Like my friend’s obsessive fear of wildlife, I think we educators sometimes fear the wrong things. I’d like to retrieve those sleepless nights caused by my irrational fears. Are we ready for Standards Review? What if we worded some ACSIP actions incorrectly? What if I don’t pass Phase II of TESS? I could go on, but you get the idea. Obsessing on these areas didn’t solve anything. In some cases, they distracted me from more important areas that impact students.
As an educator, here are a few legitimate fears I have (in no particular order):
1. Spending time and energy on the wrong things.
2. Overlooking or missing students who are in need.
3. Making a mistake when hiring a new teacher.
4. Failing to help those around me grow professionally and personally.
5. Reaching a point where I’m not learning and growing.
Preparation and planning can make a difference when facing legitimate fears. Want to avoid dehydration in the woods? Pack a water filter and study your map to see where water sources are along your route. Sometimes route adjustments are necessary to avoid water shortages while hiking. The same holds true as an educator. We must prepare and make adjustments based on things that matter.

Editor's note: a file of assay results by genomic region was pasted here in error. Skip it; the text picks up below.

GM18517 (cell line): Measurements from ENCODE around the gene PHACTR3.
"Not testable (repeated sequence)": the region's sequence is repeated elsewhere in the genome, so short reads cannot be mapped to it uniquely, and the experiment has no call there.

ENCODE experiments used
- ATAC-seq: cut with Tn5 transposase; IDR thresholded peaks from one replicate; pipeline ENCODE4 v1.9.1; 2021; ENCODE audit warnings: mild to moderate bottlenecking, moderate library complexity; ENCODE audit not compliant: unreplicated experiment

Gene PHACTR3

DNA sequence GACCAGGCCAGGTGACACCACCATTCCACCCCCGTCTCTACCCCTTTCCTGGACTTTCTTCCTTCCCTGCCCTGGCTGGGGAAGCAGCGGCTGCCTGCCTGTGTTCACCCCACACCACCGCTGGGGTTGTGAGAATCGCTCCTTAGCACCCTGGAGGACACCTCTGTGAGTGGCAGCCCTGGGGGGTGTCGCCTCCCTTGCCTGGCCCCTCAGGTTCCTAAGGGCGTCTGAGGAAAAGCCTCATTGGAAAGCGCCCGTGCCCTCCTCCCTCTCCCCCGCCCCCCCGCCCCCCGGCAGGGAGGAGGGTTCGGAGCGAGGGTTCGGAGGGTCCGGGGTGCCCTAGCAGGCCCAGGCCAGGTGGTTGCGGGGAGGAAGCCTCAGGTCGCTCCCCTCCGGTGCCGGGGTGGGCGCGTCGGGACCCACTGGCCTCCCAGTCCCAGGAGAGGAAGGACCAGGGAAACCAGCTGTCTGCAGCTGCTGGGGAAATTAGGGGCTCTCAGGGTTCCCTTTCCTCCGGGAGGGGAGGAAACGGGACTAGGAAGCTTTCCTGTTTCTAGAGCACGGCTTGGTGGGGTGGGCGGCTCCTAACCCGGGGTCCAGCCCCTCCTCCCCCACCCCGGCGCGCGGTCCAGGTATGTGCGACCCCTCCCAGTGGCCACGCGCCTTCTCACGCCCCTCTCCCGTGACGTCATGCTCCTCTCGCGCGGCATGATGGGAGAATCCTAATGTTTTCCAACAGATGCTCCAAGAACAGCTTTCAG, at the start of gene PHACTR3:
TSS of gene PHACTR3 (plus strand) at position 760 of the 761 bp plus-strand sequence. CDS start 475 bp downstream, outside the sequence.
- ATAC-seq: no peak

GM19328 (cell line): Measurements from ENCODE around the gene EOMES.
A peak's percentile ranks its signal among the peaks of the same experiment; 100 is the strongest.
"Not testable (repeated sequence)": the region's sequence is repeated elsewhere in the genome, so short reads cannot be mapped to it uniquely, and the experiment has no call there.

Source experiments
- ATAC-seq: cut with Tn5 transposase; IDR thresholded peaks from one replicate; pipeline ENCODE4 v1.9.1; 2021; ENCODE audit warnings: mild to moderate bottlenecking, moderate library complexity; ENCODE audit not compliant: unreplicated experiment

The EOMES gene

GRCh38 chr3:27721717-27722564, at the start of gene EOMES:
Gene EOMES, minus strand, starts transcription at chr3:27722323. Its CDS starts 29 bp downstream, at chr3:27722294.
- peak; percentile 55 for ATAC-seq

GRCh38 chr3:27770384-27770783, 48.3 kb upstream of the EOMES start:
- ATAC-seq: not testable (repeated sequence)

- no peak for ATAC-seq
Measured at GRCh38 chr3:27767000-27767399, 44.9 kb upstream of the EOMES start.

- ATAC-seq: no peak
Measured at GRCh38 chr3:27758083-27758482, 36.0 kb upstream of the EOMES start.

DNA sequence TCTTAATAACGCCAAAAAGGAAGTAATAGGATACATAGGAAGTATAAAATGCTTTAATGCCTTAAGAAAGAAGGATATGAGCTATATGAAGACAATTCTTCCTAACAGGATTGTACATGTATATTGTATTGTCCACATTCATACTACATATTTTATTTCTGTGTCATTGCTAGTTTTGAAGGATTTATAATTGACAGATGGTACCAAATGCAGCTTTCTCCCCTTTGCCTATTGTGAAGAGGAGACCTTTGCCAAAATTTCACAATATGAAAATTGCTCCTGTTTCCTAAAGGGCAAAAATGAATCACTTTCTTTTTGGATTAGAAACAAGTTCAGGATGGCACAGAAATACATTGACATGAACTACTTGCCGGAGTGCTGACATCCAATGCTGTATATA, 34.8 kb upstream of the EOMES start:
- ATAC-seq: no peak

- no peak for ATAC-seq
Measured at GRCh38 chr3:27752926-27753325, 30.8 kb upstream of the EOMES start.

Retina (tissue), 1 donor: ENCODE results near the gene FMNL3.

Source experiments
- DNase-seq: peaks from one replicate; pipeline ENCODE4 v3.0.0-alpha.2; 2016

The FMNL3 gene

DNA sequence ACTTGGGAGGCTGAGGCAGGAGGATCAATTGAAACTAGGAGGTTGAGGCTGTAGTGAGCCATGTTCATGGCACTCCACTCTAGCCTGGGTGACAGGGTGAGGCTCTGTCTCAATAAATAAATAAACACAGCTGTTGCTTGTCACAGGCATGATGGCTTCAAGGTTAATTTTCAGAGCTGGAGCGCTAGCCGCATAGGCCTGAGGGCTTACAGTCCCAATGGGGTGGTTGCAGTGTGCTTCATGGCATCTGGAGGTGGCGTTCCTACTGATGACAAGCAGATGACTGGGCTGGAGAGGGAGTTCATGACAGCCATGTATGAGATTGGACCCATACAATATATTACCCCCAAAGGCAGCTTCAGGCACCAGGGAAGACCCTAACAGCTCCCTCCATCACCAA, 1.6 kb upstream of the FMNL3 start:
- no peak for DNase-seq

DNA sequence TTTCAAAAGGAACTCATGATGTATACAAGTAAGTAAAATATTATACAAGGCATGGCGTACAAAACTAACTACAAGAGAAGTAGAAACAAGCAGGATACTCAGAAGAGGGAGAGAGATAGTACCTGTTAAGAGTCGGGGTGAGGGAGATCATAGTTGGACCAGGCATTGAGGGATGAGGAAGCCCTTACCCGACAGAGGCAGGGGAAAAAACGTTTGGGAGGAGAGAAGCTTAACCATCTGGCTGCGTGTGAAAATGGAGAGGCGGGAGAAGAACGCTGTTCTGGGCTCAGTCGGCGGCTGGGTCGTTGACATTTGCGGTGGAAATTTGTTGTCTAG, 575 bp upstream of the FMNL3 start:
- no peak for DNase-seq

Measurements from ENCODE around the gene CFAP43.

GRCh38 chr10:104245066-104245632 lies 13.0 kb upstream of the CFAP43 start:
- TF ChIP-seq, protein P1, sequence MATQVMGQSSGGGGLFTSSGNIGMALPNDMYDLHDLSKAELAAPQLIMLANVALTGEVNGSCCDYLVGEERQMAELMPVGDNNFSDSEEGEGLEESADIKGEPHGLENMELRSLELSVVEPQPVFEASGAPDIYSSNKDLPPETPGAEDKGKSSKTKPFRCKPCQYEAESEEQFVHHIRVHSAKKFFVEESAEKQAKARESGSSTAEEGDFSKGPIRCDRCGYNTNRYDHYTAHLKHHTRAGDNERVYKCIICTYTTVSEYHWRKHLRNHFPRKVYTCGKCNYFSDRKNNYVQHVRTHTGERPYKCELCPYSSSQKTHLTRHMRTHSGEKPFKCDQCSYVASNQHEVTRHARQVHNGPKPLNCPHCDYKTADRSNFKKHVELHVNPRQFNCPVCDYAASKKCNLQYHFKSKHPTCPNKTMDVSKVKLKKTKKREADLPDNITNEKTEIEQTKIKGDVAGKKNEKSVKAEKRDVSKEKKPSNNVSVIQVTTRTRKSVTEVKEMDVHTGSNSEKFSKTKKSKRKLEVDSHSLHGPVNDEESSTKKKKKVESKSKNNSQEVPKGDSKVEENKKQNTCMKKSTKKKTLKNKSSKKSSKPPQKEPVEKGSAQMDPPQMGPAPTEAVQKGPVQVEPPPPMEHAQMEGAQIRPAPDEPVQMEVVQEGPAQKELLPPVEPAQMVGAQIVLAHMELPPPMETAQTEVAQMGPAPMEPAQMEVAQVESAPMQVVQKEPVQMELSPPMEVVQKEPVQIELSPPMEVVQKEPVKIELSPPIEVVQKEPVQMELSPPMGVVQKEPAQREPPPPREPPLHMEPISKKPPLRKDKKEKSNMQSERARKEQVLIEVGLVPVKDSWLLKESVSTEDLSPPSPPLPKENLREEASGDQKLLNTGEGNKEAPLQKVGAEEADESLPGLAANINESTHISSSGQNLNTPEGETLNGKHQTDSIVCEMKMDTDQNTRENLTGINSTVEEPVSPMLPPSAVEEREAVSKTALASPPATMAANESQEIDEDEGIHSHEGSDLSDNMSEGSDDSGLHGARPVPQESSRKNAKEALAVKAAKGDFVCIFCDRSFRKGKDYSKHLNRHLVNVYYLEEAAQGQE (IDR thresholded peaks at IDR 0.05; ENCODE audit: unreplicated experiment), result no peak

If I fear spending time and energy on the wrong things, then I should work with my staff so that we base actions on priorities and evidence. I must learn to prune out actions that don’t move students and teachers forward. I should speak up for AAEA legislative positions that help us avoid directives that take away from the essential work of teaching and learning.
If I fear that I might fail to help those around me grow professionally, I should involve staff in preparing their professional learning to ensure that it is relevant to their professional growth plans. We must ensure that adult learning facilitates children’s learning. I can make my teachers’ professional learning a priority and recognize their growth.
Being involved in the AAEA can alleviate my fear of becoming stagnant in my own professional learning. I’m often surprised when I trace an effective action back to its beginning and realize it was based on something I learned while networking with peers through the AAEA, and my two constituent organizations.
We’re all motivated by fear to some extent, and that’s probably healthy. Will we be paralyzed by irrational fear, hunkering down and hoping for the best? If we’re motivated by legitimate fears that will negatively impact students and teachers, then thoughtful actions could reduce those fears and help us all move in positive directions. We might also get a better night’s sleep.
The above was written for the January 2014 issue of The Administrator newsletter published by the Arkansas Association of Educational Administrators.